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Polímeros

Print version ISSN 0104-1428On-line version ISSN 1678-5169

Polímeros vol.30 no.4 São Carlos  2020  Epub Feb 22, 2021

http://dx.doi.org/10.1590/0104-1428.07720 

ORIGINAL ARTICLE

Mercerization effect on the properties of LDPE/PHB composites reinforced with castor cake

Marisa Cristina Guimarães Rocha1  * 
http://orcid.org/0000-0002-5155-3399

Nancy Isabel Alvarez de Acevedo1 

Carlos Ivan Ribeiro de Oliveira1 

Maira Cunha Sanches1 

Natália Nogueira Coelho1 

1Universidade do Estado do Rio de Janeiro – UERJ, Rio de Janeiro, RJ, Brasil


Abstract

The aim of this work was to investigate the effects of mercerization on the structure of castor oil cake (CC) and on the tensile properties of LDPE/PHB/CC composites. To achieve this goal, the fibers were treated with NaOH solutions (5 and 10 wt%). Characterization techniques such as: scanning electron microscopy (SEM), X-ray diffraction (XRD) and Fourier transform infrared spectroscopy (FTIR) were used to investigate the structure of modified fibers. The composites were processed in a Haake mixer. Tensile tests of the composites were performed according to ASTM D638 standard. The analyzes revealed that mercerization promoted a partial conversion of cellulose I into cellulose II. Mercerization performed with 5% NaOH solution improved the tensile properties of the LDPE/PHB/CC composites, which were superior to those obtained with the 10% NaOH solution. This result suggests that the higher concentration of NaOH compromises the integrity of the fibers, deteriorating the mechanical properties.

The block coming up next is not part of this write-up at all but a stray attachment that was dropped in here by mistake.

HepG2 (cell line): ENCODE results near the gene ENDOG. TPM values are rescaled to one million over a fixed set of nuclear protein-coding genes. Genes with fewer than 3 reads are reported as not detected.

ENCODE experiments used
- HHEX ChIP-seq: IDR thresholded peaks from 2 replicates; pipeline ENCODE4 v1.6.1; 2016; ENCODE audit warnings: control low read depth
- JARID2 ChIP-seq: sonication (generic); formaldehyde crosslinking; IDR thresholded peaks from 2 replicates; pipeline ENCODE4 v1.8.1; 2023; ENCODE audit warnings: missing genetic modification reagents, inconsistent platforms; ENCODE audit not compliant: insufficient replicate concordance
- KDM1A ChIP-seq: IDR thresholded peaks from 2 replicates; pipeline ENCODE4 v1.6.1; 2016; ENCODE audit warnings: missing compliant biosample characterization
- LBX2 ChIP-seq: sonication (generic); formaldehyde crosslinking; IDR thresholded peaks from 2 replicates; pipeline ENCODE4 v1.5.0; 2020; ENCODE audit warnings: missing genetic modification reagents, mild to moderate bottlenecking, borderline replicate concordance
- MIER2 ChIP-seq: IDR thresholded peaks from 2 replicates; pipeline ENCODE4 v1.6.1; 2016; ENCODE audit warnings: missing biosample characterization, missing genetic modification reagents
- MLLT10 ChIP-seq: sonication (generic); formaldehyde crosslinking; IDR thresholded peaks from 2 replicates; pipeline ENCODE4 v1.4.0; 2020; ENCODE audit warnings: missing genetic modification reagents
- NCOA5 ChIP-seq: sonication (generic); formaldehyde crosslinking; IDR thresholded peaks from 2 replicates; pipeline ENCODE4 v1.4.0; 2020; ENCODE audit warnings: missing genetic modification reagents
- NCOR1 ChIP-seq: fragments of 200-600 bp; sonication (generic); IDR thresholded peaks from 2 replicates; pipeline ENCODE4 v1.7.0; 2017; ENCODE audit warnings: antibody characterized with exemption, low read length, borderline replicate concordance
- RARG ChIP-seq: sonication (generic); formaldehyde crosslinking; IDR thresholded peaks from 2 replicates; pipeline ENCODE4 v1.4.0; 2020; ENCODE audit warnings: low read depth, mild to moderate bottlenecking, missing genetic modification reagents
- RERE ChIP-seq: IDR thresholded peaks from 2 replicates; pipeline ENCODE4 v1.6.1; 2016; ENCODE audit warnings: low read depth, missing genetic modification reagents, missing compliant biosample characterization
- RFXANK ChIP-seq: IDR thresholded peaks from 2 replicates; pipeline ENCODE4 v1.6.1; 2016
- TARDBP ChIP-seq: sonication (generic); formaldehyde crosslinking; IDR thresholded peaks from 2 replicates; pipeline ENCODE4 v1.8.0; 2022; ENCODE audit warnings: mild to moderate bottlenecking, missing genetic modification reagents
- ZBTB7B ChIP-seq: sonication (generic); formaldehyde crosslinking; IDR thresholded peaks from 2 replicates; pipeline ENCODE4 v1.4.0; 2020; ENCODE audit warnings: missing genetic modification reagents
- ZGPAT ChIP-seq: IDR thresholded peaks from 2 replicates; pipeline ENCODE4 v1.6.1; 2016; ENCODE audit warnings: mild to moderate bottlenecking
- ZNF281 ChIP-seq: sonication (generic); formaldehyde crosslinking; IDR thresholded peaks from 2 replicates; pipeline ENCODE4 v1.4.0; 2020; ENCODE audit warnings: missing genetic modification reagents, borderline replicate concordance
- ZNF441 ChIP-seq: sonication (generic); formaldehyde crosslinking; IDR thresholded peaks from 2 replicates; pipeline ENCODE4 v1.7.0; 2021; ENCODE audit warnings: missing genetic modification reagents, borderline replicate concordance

Keywords:  mercerization; castor oil cake; composites; fiber characterization; mechanical properties

1. Introduction

Nowadays, the scientific community has boosted intense research and development efforts in order to exploit the potential of agricultural wastes and lignocellulosic materials as an alternative source of fibers in the polymer industry[1-3]. The reasons for this include growing interest in reducing the environment impact associated with discard of polymer-based materials; depletion of fossil fuel nonrenewable resources and better understanding of correlation between the structure and properties of natural materials[1-6].